4 Reasons Why the Furniture Industry is Failing to Achieve Circular Economy
The demand for furniture has expanded dramatically during the last few decades. Fashion changes and cheaper production costs have made it simpler to market low-cost seasonal items. The problem of waste has been compounded by rising demand and shorter product life cycles.
The circular economy concept has the potential to solve the waste problem at its root. While this concept appears to be a promising solution to an issue that is only worsening with each passing year, the furniture business will have to overcome the following barriers to make it a reality.
Poor Design and Low-Quality Materials
The shift away from solid wood and metal furniture in favor of less expensive materials, which limits the opportunity for a successful second life, is likely the most significant cause of the rise in furniture waste. The poor materials in fast furniture offerings make them hard, if not impossible, to refurbish. Thus, dumping these worn-out, cheaply acquired furniture in landfills has become the norm for most users, and some don’t even realize it.
Repair and Refurbishing Costs Are High
Transport and labor expenses are high in many regions of the United States, making any considerable repair or refurbishing an impractical choice for families, especially if re-upholstery is necessary. If we are to make repair and refurbishing a viable option, economies of scale and economic incentives are required.
There needs to be a way to reduce the friction of refurbishing because simply shopping for new and cheap furniture pieces is relatively frictionless, making it a more enticing option for end-users.
The Rising Popularity of Fast Furniture
The fast furniture business is a multibillion-dollar industry growing at a rapid pace. It has become a pretty formidable opponent and a hot topic among environmentalists in recent years.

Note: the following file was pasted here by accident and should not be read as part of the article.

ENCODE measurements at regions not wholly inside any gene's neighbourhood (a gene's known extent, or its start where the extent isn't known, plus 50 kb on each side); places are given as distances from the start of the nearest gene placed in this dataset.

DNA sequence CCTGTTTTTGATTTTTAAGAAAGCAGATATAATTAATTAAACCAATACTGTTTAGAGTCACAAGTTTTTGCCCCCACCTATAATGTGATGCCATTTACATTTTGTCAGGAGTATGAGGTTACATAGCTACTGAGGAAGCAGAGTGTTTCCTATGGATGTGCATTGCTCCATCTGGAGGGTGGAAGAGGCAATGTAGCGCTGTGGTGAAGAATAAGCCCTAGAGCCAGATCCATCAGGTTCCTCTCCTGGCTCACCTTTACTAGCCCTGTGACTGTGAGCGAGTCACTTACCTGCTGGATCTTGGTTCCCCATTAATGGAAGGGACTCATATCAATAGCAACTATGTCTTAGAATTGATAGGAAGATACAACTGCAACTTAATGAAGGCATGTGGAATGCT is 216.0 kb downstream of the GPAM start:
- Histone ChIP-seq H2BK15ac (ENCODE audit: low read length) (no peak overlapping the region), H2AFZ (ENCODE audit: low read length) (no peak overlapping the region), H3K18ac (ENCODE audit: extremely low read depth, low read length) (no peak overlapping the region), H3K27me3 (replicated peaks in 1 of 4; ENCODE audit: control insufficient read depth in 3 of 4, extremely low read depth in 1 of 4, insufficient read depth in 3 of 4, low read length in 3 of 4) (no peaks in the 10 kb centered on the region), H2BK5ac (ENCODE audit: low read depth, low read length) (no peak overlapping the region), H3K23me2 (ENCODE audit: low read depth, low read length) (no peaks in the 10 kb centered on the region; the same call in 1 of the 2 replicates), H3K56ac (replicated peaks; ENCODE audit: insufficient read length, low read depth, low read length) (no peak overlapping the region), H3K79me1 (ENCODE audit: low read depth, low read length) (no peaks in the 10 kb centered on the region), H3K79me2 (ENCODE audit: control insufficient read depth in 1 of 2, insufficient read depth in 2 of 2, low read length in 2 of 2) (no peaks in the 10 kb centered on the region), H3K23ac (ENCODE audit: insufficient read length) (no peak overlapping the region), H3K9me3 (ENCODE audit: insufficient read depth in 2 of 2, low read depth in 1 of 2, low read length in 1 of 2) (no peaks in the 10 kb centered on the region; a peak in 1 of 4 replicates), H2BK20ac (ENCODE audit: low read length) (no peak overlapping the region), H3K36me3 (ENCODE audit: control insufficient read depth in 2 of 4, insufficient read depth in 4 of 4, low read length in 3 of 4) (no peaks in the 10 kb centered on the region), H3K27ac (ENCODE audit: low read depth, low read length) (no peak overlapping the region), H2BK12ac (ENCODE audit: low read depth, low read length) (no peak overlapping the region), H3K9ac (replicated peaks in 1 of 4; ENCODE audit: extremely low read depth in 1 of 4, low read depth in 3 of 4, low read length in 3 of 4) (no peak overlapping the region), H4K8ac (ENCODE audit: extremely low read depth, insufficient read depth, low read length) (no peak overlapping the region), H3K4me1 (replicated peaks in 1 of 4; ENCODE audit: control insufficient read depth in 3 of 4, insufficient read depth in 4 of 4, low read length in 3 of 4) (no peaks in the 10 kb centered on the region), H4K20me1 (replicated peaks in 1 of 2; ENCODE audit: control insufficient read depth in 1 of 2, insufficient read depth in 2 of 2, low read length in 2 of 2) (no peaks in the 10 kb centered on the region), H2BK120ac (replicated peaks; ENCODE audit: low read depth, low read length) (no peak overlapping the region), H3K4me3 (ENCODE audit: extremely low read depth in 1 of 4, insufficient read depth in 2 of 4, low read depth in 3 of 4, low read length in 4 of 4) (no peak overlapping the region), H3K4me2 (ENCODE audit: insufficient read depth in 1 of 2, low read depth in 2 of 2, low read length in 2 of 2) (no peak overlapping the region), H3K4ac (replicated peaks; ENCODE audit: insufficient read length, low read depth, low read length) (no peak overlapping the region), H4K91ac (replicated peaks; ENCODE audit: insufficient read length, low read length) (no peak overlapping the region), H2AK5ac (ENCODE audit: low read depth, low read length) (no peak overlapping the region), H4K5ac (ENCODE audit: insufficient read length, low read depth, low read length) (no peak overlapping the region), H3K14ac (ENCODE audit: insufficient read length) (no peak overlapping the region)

The term "Fast Furniture" refers to any mass-produced furniture sold at a lower cost than the average market price. This includes products such as sofas, tables, chairs, etc.
This particular type of furniture is available everywhere. They are effortless in their logistics and thus widely accepted over sustainable product offerings. Fortunately, companies like Interiorbeat aim to eliminate the friction when shopping for premium sustainable furniture to tip the scales.
The problem with fast furniture is that it has a very short lifespan of around 1-2 years, making it highly non-sustainable. Because of its meager cost, the consumer discards this furniture quickly and often without thinking twice about its impact on the environment.
Infrastructure For Collection and Reverse Logistics Is Limited
There are currently weak drivers and underinvestment in furniture takeback collection and logistics. In the furniture industry, producer accountability measures are not extensively implemented. In a report by Ellen MacArthur Foundation, more than two-thirds of businesses do not have an efficient collection and reverse logistics infrastructure in place.
As far as furniture is concerned, it costs about $200 to collect, sort, and transport one used piece of furniture for reuse or recycling. This doesn't even include the cost of remanufacturing the product or the cost of labor to make sure that each item is safe for reuse. With such high costs involved in collecting used furniture, it's hard to justify without significant financial support from both the public and private sectors.
Poor Customer Information
It is not enough to have a few companies on board the sustainability train as we are all part of the problem. As end-users, we need to be aware of the products we buy and how they were made, what might happen to them in the future, and how we can contribute to a better future for all. When we talk about structuring a circular economy for furniture, we need to first look at what happens behind the scenes.
The truth is that the furniture industry as a whole is not very eco-friendly. Most furniture items require a lot of raw materials and energy, which results in high levels of pollution. The more end-users are aware of these processes, the more they can proactively choose more sustainable brands and products.
The circular economy might just be the future of product design and development. While manufacturers can benefit from this new model in cost savings, improved brand perception, and sustainability, it's not as easy to get there as it seems. Furniture and home goods are industries that have been a bit slow to embrace the circular economy because of the reasons stated above. In time, perhaps we can see a significant improvement in the industry, but as always, awareness of the choke points is the first step.